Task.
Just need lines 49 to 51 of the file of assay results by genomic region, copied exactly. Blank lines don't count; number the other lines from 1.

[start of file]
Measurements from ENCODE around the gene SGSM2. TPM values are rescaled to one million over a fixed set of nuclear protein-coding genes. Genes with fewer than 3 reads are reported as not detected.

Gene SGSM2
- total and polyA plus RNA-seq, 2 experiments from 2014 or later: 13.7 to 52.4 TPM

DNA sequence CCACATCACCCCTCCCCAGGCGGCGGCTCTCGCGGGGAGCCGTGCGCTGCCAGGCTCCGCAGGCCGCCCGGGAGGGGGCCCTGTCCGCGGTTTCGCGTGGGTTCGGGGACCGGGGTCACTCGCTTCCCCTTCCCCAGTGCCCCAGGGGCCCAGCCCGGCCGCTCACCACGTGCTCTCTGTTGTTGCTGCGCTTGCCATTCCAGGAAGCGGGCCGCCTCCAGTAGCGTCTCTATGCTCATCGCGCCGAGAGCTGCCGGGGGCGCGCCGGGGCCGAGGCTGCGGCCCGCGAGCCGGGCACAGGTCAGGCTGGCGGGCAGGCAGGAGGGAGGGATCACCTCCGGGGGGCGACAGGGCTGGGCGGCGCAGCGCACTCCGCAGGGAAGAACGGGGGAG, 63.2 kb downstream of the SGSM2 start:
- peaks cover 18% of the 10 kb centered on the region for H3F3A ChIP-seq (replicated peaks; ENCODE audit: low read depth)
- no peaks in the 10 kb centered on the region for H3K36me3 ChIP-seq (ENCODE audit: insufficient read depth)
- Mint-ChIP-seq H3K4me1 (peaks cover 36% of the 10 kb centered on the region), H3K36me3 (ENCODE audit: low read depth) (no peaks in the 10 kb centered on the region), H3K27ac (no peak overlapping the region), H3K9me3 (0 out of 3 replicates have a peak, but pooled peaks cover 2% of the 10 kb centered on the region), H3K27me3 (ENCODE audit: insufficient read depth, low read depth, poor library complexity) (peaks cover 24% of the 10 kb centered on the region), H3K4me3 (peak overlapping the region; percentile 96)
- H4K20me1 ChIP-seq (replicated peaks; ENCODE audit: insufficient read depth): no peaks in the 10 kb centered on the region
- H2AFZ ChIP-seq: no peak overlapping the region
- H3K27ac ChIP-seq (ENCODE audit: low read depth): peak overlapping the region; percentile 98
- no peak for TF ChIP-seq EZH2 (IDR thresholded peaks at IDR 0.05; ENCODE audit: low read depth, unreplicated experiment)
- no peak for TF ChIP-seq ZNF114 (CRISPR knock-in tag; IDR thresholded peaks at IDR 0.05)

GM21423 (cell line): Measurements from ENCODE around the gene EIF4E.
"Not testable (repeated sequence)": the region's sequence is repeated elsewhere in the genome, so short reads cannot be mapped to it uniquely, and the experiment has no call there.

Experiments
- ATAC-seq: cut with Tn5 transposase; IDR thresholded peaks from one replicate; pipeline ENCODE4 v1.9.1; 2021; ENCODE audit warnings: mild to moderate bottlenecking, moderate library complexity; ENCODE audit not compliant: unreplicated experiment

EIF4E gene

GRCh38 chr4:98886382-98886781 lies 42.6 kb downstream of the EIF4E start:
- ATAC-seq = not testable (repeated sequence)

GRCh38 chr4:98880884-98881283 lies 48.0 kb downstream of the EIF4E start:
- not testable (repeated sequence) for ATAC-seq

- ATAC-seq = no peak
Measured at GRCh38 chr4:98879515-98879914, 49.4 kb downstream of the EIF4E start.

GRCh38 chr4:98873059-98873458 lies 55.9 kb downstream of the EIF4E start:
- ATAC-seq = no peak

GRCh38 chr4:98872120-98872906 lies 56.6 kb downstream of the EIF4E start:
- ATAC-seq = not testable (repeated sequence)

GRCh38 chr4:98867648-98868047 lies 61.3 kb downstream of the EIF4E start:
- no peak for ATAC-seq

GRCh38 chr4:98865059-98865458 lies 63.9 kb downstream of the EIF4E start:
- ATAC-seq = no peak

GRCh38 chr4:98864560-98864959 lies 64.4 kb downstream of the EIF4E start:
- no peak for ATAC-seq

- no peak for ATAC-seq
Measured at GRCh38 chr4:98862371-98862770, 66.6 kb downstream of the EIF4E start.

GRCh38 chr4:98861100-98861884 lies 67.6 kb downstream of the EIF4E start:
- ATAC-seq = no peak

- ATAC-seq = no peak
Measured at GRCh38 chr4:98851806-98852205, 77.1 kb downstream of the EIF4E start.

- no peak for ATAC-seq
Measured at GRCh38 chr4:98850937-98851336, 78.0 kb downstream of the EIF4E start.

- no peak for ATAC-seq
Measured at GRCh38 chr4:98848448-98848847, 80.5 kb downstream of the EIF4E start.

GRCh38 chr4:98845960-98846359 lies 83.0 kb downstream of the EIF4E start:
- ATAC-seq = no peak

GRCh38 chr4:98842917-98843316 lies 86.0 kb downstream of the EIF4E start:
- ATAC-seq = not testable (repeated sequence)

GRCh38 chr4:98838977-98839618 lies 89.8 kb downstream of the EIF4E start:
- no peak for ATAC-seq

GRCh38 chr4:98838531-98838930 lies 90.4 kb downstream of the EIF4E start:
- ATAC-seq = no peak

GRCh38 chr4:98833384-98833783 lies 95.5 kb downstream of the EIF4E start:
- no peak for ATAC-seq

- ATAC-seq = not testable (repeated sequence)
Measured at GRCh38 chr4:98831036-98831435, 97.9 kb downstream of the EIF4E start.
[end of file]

- no peak for ATAC-seq

GRCh38 chr4:98838531-98838930 lies 90.4 kb downstream of the EIF4E start:
- ATAC-seq = no peak